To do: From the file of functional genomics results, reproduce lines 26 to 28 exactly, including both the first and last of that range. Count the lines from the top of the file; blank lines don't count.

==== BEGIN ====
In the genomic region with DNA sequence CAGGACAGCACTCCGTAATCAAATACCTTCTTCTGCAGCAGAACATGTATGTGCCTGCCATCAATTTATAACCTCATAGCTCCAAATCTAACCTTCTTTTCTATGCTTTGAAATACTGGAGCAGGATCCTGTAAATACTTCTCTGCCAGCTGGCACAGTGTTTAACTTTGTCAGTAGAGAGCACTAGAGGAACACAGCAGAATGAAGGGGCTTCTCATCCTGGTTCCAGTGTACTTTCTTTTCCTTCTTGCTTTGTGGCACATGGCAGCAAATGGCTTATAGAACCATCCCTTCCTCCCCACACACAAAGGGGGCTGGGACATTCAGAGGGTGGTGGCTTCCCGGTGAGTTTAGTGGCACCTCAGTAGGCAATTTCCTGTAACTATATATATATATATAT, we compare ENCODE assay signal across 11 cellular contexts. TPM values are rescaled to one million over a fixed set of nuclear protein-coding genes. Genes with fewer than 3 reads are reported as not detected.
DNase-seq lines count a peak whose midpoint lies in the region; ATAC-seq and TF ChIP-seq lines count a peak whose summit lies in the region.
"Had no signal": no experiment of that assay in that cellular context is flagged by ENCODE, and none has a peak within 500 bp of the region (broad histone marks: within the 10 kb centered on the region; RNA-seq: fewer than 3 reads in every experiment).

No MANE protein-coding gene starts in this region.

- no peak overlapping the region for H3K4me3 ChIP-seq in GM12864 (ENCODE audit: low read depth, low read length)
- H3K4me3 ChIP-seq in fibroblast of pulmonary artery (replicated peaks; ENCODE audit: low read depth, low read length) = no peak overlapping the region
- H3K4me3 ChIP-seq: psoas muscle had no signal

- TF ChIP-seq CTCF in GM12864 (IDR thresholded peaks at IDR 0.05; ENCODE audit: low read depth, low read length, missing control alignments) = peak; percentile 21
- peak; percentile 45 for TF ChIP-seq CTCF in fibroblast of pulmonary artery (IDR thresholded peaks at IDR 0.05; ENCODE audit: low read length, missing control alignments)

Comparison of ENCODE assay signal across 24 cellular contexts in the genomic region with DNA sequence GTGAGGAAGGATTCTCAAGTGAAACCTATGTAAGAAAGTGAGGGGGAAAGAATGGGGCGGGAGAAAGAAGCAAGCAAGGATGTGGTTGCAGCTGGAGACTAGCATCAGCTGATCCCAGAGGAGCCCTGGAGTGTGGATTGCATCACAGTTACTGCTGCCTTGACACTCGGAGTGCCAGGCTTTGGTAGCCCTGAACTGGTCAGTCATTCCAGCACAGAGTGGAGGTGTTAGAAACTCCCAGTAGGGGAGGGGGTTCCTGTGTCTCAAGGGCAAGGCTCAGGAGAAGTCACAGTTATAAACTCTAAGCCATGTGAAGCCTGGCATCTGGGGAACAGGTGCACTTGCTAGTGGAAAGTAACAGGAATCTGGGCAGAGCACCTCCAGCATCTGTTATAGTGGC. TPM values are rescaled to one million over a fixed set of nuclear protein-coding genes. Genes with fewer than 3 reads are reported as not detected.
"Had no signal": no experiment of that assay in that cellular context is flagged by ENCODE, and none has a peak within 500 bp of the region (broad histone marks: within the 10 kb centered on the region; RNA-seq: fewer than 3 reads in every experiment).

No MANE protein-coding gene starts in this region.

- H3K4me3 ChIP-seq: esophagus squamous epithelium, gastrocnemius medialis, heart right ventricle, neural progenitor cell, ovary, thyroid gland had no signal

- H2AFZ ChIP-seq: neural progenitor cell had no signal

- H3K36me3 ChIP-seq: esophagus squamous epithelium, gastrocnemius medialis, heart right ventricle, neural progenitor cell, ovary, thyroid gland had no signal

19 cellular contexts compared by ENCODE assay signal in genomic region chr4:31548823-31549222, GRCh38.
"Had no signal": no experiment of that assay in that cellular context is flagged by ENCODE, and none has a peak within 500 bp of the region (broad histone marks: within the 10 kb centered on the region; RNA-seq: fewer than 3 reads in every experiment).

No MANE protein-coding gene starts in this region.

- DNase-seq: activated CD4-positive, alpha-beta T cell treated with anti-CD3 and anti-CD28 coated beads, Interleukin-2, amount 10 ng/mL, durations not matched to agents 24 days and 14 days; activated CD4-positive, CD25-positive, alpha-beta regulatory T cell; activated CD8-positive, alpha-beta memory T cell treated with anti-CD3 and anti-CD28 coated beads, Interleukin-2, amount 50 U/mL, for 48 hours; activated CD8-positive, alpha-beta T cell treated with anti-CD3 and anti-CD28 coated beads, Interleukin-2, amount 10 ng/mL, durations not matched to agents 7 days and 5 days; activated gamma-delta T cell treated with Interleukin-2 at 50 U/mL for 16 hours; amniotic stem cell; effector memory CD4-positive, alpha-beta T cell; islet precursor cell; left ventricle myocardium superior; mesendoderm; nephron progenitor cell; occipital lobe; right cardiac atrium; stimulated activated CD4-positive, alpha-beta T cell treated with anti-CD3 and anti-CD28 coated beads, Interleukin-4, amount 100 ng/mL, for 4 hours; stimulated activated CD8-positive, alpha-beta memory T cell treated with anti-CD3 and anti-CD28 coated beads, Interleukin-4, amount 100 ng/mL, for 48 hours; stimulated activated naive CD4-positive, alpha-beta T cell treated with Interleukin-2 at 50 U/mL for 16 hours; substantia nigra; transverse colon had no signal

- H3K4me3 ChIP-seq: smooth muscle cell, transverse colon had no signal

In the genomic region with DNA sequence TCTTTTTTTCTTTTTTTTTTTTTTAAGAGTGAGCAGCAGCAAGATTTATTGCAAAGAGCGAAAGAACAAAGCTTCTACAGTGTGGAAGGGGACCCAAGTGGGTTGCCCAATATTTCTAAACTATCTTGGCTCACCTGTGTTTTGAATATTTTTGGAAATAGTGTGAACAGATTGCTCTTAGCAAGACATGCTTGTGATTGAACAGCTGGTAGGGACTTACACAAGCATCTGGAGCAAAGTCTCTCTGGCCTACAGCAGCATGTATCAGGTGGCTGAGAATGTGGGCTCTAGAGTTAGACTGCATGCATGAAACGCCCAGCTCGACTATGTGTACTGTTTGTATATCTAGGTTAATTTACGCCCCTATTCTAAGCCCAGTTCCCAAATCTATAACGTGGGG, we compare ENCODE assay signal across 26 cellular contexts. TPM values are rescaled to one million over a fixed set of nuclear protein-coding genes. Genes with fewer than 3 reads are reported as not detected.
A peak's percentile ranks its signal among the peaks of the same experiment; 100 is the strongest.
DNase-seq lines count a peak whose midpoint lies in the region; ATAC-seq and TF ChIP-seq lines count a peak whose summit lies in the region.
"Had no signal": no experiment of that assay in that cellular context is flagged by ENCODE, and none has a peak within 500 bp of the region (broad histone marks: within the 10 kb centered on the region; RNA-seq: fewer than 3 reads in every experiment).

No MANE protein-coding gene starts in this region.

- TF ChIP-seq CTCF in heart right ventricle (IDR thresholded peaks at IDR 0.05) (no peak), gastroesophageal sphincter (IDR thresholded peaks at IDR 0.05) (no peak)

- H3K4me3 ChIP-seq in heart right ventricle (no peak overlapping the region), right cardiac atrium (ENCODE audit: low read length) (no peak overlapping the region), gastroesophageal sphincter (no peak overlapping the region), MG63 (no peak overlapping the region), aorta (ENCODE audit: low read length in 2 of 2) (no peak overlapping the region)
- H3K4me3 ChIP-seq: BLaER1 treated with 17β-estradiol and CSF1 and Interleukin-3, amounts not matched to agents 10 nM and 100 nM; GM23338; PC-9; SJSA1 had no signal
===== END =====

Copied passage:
- TF ChIP-seq CTCF in heart right ventricle (IDR thresholded peaks at IDR 0.05) (no peak), gastroesophageal sphincter (IDR thresholded peaks at IDR 0.05) (no peak)

- H3K4me3 ChIP-seq in heart right ventricle (no peak overlapping the region), right cardiac atrium (ENCODE audit: low read length) (no peak overlapping the region), gastroesophageal sphincter (no peak overlapping the region), MG63 (no peak overlapping the region), aorta (ENCODE audit: low read length in 2 of 2) (no peak overlapping the region)
- H3K4me3 ChIP-seq: BLaER1 treated with 17β-estradiol and CSF1 and Interleukin-3, amounts not matched to agents 10 nM and 100 nM; GM23338; PC-9; SJSA1 had no signal